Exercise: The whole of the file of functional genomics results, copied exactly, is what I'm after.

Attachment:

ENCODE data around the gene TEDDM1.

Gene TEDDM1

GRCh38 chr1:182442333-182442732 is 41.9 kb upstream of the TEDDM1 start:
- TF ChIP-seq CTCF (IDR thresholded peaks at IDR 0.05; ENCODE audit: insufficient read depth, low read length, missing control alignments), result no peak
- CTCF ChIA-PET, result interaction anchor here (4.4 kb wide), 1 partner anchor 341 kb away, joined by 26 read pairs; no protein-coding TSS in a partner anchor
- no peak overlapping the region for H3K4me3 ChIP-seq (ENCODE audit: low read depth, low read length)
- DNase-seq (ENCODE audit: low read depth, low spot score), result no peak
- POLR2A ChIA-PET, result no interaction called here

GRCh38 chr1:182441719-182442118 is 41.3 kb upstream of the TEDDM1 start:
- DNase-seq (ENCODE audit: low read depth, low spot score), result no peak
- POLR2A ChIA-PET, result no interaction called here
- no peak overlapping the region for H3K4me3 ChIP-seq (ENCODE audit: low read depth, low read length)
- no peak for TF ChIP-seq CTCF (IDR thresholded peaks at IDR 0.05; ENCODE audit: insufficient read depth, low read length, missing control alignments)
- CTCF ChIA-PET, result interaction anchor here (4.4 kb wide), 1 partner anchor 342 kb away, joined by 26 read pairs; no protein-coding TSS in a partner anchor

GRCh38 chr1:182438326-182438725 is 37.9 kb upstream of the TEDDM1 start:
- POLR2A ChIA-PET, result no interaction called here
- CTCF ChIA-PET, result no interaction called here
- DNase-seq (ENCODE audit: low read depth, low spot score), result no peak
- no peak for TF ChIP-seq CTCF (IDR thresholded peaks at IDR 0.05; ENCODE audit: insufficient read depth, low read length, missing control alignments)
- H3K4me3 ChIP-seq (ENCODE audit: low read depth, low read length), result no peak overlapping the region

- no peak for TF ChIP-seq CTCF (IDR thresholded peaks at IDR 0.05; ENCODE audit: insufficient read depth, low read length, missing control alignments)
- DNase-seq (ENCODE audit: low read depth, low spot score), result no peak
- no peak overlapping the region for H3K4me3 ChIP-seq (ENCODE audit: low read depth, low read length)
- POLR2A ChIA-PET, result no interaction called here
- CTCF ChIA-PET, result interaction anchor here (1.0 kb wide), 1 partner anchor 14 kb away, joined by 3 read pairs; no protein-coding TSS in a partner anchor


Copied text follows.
ENCODE data around the gene TEDDM1.

Gene TEDDM1

GRCh38 chr1:182442333-182442732 is 41.9 kb upstream of the TEDDM1 start:
- TF ChIP-seq CTCF (IDR thresholded peaks at IDR 0.05; ENCODE audit: insufficient read depth, low read length, missing control alignments), result no peak
- CTCF ChIA-PET, result interaction anchor here (4.4 kb wide), 1 partner anchor 341 kb away, joined by 26 read pairs; no protein-coding TSS in a partner anchor
- no peak overlapping the region for H3K4me3 ChIP-seq (ENCODE audit: low read depth, low read length)
- DNase-seq (ENCODE audit: low read depth, low spot score), result no peak
- POLR2A ChIA-PET, result no interaction called here

GRCh38 chr1:182441719-182442118 is 41.3 kb upstream of the TEDDM1 start:
- DNase-seq (ENCODE audit: low read depth, low spot score), result no peak
- POLR2A ChIA-PET, result no interaction called here
- no peak overlapping the region for H3K4me3 ChIP-seq (ENCODE audit: low read depth, low read length)
- no peak for TF ChIP-seq CTCF (IDR thresholded peaks at IDR 0.05; ENCODE audit: insufficient read depth, low read length, missing control alignments)
- CTCF ChIA-PET, result interaction anchor here (4.4 kb wide), 1 partner anchor 342 kb away, joined by 26 read pairs; no protein-coding TSS in a partner anchor

GRCh38 chr1:182438326-182438725 is 37.9 kb upstream of the TEDDM1 start:
- POLR2A ChIA-PET, result no interaction called here
- CTCF ChIA-PET, result no interaction called here
- DNase-seq (ENCODE audit: low read depth, low spot score), result no peak
- no peak for TF ChIP-seq CTCF (IDR thresholded peaks at IDR 0.05; ENCODE audit: insufficient read depth, low read length, missing control alignments)
- H3K4me3 ChIP-seq (ENCODE audit: low read depth, low read length), result no peak overlapping the region

- no peak for TF ChIP-seq CTCF (IDR thresholded peaks at IDR 0.05; ENCODE audit: insufficient read depth, low read length, missing control alignments)
- DNase-seq (ENCODE audit: low read depth, low spot score), result no peak
- no peak overlapping the region for H3K4me3 ChIP-seq (ENCODE audit: low read depth, low read length)
- POLR2A ChIA-PET, result no interaction called here
- CTCF ChIA-PET, result interaction anchor here (1.0 kb wide), 1 partner anchor 14 kb away, joined by 3 read pairs; no protein-coding TSS in a partner anchor